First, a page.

Go with the flow.
That is the message valedictorians Lauren MacFarlane and Yael Stevens will deliver to the 2021 graduating class of Stelly’s Secondary School.
“Our theme throughout is uncertainty relating it back to when we were in Grade 9 coming into the school and how we are in the same position moving forward,” Stevens said.
Leaving high school and stepping into adulthood while navigating a pandemic and the uncertainties it has created can be daunting, MacFarlane added.
Stevens said many classmates are not sure what they should do next.
“Are they going to work? Are they going to go to school? That is the main idea in our speech, understanding that it is okay to be uncertain about what you want to do. And with time, you will discover what your passion is and what it is you want to go into.”
It isn’t clear how many students will do what at this point. “But we know that quite a few are going to post-secondary, but there also a lot of options at Camosun College with the trades program,” MacFarlane said.
A lot of students at Stelly’s have already worked toward a career in the trades, added Stevens. “A lot of people are ready to go work now.”
As one might suspect, this level of uncertainty in face of COVID-19 has not been without its personal and collective challenges.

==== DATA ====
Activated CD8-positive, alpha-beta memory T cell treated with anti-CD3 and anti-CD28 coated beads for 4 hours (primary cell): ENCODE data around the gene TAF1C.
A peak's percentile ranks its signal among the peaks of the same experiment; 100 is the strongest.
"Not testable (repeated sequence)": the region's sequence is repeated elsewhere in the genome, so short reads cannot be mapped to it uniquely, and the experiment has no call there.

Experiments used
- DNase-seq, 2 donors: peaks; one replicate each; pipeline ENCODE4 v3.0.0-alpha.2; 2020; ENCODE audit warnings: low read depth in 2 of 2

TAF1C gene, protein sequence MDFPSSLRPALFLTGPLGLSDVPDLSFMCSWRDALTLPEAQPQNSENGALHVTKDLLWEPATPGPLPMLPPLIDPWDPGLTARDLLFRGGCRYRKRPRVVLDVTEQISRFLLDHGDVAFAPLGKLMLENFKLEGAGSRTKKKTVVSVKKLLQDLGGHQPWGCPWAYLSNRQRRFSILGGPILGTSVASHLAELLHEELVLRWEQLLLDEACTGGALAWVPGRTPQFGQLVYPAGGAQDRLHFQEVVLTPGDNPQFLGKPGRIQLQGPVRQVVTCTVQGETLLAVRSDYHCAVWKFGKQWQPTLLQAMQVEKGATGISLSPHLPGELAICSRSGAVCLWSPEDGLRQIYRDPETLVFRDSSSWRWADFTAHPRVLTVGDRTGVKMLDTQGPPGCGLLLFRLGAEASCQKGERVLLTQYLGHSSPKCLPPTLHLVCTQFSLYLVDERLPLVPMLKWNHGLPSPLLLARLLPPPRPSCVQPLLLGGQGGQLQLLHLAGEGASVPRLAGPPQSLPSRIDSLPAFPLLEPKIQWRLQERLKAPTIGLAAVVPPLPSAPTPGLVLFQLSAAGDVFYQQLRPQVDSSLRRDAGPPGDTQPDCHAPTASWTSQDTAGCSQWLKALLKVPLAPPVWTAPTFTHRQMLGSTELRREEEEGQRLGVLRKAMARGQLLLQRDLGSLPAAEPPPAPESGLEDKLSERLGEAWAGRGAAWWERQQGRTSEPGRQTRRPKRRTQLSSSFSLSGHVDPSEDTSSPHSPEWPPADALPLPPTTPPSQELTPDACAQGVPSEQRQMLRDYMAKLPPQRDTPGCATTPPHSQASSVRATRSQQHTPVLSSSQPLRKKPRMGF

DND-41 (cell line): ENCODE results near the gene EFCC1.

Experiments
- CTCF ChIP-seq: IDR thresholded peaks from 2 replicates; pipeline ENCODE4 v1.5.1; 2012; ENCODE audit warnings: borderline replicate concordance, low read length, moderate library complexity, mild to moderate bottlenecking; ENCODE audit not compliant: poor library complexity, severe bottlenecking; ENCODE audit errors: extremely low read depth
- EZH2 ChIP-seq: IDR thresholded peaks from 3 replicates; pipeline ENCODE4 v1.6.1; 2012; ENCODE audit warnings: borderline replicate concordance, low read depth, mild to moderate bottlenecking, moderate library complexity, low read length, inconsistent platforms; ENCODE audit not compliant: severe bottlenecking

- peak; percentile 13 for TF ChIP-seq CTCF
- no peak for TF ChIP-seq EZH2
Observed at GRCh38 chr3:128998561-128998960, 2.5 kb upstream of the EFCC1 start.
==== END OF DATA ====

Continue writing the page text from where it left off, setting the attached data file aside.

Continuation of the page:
“We lost motivation and that sense of community that also comes along with high school, that school spirit,” said MacFarlane. “I feel a lot of us felt alone and we didn’t understand that everyone else in our class was feeling that way.”
In fact, MacFarlane still grapples with her own sense of uncertainty. While she will be leaving for the University of British Columbia’s Vancouver campus to start a bachelor of arts degree, her more immediate goals are not yet clear. “I don’t know yet what I will major in – again the uncertainty, the unknown – but I hope to figure it out after the first or second year.”
By talking about it, she hopes to signal to her fellow graduates that it is okay to be uncertain and help them relax as they continue on their journey. “It is okay to take time to figure it out,” she said.
Stevens, who will be pursuing a bachelor of science in psychology at the University of Victoria, agrees with MacFarlane’s observation that this year’s class has grown along with the challenges created by COVID-19, becoming more independent and self-sufficient along the way.
“This just proves how resilient our grade class has been,” said Stevens.
“We have not only been through a lockdown (in Grade 11) and COVID-19 restrictions for our entire Grade 12 year and separation, we also had to manage the normal tasks of Grade 12 students – all the school work, the extra-curricular activities, applying for universities – and we have been able to do all of it at once. I think that bodes well for us in the future when things get tough and complicated.”
The graduating class will record their ceremony on June 12 with a car parade scheduled for June 30.
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